Date of Graduation

Spring 5-20-2021

Document Type


Degree Name

Master of Science in Biology


College of Arts and Sciences



First Advisor

John R. Paul

Second Advisor

April M. Randle

Third Advisor

Naupaka B. Zimmeman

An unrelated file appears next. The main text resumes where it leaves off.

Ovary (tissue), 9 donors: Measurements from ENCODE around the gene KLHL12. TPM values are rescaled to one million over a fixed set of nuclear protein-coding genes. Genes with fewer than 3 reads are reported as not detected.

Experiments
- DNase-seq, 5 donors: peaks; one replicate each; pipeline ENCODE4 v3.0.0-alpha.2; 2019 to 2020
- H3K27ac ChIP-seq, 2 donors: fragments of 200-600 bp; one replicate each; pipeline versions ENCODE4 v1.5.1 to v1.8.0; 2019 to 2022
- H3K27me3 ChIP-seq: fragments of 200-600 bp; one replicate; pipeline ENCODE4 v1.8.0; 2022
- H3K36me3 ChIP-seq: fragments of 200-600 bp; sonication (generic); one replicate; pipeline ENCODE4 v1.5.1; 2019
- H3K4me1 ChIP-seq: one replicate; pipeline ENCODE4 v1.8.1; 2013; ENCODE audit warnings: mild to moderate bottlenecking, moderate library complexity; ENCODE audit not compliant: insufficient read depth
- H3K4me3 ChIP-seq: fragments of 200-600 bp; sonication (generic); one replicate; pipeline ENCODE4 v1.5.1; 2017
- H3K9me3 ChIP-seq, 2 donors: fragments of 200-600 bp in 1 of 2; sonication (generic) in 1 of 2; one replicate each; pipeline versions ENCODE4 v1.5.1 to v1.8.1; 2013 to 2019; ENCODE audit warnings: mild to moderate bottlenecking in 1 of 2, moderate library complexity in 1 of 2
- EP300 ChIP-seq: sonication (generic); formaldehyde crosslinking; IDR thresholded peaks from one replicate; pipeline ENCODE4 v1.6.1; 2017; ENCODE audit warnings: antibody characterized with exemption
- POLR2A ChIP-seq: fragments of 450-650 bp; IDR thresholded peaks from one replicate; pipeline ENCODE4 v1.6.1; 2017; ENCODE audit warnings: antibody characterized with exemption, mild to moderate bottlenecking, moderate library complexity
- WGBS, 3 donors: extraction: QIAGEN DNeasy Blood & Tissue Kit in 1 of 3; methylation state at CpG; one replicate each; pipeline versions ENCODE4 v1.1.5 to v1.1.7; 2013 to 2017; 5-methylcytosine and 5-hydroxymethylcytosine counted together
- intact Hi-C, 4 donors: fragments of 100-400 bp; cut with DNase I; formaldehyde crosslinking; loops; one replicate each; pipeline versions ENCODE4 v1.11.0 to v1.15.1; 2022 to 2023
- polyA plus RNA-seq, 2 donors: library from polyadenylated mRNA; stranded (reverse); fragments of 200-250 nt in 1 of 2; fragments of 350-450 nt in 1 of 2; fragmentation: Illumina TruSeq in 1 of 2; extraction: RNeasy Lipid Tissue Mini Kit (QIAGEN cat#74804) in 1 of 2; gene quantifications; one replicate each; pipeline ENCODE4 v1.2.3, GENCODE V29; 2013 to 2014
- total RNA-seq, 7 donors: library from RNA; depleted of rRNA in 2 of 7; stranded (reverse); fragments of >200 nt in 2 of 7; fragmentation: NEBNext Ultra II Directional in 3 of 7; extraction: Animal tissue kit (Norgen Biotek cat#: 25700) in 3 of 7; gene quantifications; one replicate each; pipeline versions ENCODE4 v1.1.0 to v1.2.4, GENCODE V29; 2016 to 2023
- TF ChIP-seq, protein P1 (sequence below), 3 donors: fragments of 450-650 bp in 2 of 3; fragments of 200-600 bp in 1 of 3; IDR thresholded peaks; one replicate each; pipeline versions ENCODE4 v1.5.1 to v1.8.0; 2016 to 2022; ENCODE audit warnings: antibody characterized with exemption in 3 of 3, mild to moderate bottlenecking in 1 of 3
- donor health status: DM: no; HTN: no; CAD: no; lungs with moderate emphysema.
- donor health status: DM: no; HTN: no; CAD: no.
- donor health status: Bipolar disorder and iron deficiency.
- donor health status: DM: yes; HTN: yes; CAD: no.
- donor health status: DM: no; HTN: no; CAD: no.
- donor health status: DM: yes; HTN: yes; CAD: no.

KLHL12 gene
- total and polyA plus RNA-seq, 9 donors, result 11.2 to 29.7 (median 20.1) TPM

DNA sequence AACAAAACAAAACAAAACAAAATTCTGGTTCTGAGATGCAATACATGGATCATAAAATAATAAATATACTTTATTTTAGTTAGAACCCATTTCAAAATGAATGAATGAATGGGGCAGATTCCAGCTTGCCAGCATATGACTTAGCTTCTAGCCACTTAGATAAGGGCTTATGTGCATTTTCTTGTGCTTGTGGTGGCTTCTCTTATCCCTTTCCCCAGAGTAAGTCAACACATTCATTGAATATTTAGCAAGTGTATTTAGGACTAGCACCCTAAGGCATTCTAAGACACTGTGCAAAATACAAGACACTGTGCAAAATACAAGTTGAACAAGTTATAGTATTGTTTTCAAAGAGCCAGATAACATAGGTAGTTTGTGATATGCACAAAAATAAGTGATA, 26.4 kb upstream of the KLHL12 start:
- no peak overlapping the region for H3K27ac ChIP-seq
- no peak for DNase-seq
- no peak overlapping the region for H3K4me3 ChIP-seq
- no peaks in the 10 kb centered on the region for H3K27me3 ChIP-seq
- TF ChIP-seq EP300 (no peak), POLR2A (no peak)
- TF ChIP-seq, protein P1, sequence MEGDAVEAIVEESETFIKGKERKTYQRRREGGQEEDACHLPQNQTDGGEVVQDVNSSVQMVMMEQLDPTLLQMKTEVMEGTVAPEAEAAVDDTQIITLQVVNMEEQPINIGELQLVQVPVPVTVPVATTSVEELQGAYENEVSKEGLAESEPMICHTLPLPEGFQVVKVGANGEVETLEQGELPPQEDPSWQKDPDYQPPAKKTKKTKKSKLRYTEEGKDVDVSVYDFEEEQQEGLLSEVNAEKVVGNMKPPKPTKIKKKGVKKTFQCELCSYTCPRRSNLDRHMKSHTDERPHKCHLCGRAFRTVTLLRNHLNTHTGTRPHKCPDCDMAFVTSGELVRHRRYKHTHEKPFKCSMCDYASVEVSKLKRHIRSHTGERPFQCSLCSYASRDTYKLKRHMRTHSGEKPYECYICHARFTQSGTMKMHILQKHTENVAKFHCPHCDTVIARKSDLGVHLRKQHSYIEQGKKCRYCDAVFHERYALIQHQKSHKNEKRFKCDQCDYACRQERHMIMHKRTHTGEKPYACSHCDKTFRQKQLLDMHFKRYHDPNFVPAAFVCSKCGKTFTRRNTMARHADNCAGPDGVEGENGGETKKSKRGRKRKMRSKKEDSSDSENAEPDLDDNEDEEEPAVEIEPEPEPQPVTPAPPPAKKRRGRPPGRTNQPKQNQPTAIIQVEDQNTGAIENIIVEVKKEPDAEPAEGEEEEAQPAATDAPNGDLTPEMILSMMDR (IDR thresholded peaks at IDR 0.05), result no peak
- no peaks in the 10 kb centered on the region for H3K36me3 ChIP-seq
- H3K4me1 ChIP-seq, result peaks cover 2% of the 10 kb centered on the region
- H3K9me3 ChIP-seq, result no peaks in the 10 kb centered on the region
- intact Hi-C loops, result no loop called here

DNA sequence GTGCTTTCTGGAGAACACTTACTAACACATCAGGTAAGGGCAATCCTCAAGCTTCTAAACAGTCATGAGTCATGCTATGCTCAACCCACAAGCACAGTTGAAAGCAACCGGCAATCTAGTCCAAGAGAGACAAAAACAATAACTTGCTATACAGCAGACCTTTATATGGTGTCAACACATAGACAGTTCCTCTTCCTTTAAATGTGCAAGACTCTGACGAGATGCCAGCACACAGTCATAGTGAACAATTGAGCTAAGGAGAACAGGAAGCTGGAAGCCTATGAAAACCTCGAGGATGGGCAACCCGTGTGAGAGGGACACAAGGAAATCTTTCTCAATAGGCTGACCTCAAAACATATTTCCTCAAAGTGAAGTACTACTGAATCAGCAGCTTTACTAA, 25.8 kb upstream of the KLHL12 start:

How climate shapes the niche of a species is a core interest in evolution and ecology. Research on the evolution of climatic niches can inform us on the historical relationship between organisms and their climate, and, in an era of great environmental change, what that relationship may look like in the future. In this study, I tested an essential idea in the history of climate niche research, the Climatic Variability Hypothesis, by comparing the thermal niche breadth of coastal and inland populations of Mimulus guttatus. Using thermal performance results from this experiment, I also forecasted how the suitability of thermal habitat may change for these populations. Unexpectedly, coastal and inland populations did not differ in thermal niche breadth. All populations possess relatively wide performance curves. However, I found other interesting differences in their thermal performance curves that are deserving of further research. Because populations differed little in their performance curves, they all show similar responses to temperature increases. These increases are actually projected to bring more favorable thermal conditions for all populations. However, this is only assuming that plants have plentiful water. Drier conditions caused by climate change may outweigh benefits from warmer temperatures. Of course, measuring and quantifying the climatic niche of an organism and predicting its future are complex tasks. I introduce what I hope are improvements, if only minor, to methods that have previously been used.